Research and Reflections
Part 1 of What I Learned Observing Japanese Lessons

Heading to Japan to See Teaching

Getting ready for my trip to Japan. 

I have been invited by the Lesson Study Learning Alliance and Project IMPULS in Japan to spend 2 weeks visiting schools and engaging in workshops with Japanese and American mathematics educators focused on improving math teaching through Lesson Study.

I’ll be visiting classrooms and talking to Japanese educators. Spending a lot of time with Akihiko Takahashi, Tad Watanabe, and their colleagues. I’ll focus on three things in the classroom (although I’m sure I’ll change my mind once I see the real action): 

  1. What student assets are Japanese teachers responding to?  How do they respond? How do they use student assets to advance the learning and move the lesson along? The assets I’ll be looking for include:
    • Mathematical content, concepts, ideas, 
    • Executive function and strategic practices 
    • Execution of calculations
    • Reasoning with properties of operations, definitions, equivalence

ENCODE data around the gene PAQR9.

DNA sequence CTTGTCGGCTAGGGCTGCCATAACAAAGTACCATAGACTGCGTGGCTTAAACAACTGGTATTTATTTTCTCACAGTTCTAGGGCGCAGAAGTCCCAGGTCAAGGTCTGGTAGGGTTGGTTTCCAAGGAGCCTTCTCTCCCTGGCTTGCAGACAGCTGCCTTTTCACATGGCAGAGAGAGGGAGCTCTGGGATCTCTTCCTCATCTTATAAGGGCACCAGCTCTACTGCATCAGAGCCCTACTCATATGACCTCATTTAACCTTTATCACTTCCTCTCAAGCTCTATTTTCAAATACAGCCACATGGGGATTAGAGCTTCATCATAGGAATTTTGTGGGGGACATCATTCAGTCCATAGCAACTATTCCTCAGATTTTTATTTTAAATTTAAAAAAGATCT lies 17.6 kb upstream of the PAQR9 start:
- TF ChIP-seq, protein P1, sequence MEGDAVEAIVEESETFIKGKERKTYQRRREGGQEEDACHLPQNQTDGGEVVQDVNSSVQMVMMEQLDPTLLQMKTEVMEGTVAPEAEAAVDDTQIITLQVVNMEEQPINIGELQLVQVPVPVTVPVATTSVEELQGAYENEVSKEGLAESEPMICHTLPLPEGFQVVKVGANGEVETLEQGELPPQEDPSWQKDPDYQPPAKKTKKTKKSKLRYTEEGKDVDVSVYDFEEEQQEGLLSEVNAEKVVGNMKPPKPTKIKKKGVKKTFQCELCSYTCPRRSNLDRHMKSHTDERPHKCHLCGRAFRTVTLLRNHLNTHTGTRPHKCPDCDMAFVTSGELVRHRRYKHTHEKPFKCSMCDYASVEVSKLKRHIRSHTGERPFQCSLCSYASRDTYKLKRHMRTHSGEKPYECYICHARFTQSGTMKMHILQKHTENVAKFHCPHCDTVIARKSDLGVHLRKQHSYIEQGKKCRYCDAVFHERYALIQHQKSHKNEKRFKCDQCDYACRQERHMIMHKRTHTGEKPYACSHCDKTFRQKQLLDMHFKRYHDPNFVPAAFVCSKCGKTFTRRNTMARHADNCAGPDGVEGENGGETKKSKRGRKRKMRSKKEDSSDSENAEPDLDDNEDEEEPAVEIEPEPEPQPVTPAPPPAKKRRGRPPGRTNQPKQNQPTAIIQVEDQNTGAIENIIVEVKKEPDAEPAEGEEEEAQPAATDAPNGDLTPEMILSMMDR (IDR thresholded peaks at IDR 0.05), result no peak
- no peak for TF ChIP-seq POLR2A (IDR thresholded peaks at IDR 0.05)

• Correspondences across representations 
    • Student engagement, identity, agency, and belonging 
  2. How do the Japanese teachers pace the lesson? How do they manage the dramatic unfolding of the lesson? How do they create curiosity and suspense early on, and how do they herd the students’ thinking toward the target mathematics of the lesson? When do they close an activity? What kind of implicit criteria do they use, other than the clock, for deciding when a particular part of the lesson is finished and it’s time to move on?
  3. How do Japanese classrooms manage differences among the students? How do they deal with the different interests, the different work paces, the different prior knowledge that students bring into the action?  How do they manage these differences?

In addition to these three questions about instruction, I’ll be learning about how Japanese teachers, school leaders, and others improve the quality of math instruction.

  1. How does collaboration using Lesson Study improve instruction? How does it work? What are the benefits? The costs?

Each day, I’ll post in this blog what I’ve learned that day. I’ll also reflect and muse with the help of my traveling colleagues and Japanese educators. 

Next stop: Tokyo

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About the Author: Phil Daro was a lead author of the Common Core State Standards for Mathematics (CCSS-M) and works with teachers, districts and developers to improve math teaching and learning. He has worked with SAP most recently on Math Milestones.